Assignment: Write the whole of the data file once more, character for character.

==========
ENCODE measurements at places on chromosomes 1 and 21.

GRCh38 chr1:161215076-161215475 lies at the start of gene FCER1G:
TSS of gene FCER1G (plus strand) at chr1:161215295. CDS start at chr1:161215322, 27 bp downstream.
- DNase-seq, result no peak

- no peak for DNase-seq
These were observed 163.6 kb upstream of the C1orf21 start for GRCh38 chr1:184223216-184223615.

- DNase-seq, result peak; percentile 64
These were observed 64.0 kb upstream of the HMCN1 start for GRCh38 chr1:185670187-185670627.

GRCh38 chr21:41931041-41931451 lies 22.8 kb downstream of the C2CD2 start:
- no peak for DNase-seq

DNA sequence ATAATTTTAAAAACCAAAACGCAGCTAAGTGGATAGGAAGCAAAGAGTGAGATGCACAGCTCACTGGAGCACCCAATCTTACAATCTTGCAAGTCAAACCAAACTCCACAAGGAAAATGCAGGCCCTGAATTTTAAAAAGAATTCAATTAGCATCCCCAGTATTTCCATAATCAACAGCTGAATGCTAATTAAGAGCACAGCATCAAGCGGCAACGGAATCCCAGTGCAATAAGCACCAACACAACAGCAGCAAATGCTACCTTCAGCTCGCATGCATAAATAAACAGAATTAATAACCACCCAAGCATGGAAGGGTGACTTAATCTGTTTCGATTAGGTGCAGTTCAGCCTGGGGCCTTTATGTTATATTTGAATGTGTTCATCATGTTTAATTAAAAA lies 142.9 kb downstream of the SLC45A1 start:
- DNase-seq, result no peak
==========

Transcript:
ENCODE measurements at places on chromosomes 1 and 21.

GRCh38 chr1:161215076-161215475 lies at the start of gene FCER1G:
TSS of gene FCER1G (plus strand) at chr1:161215295. CDS start at chr1:161215322, 27 bp downstream.
- DNase-seq, result no peak

- no peak for DNase-seq
These were observed 163.6 kb upstream of the C1orf21 start for GRCh38 chr1:184223216-184223615.

- DNase-seq, result peak; percentile 64
These were observed 64.0 kb upstream of the HMCN1 start for GRCh38 chr1:185670187-185670627.

GRCh38 chr21:41931041-41931451 lies 22.8 kb downstream of the C2CD2 start:
- no peak for DNase-seq

DNA sequence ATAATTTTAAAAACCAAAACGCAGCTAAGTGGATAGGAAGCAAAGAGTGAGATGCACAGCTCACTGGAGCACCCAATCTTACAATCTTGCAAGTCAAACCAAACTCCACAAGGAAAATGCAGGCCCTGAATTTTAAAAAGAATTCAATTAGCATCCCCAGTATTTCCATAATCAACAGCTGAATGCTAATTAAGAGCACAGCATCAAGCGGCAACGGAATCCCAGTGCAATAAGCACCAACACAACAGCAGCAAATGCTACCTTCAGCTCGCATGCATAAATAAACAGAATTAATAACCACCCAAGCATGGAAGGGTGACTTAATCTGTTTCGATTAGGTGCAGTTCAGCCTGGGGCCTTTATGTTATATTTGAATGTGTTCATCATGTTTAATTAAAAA lies 142.9 kb downstream of the SLC45A1 start:
- DNase-seq, result no peak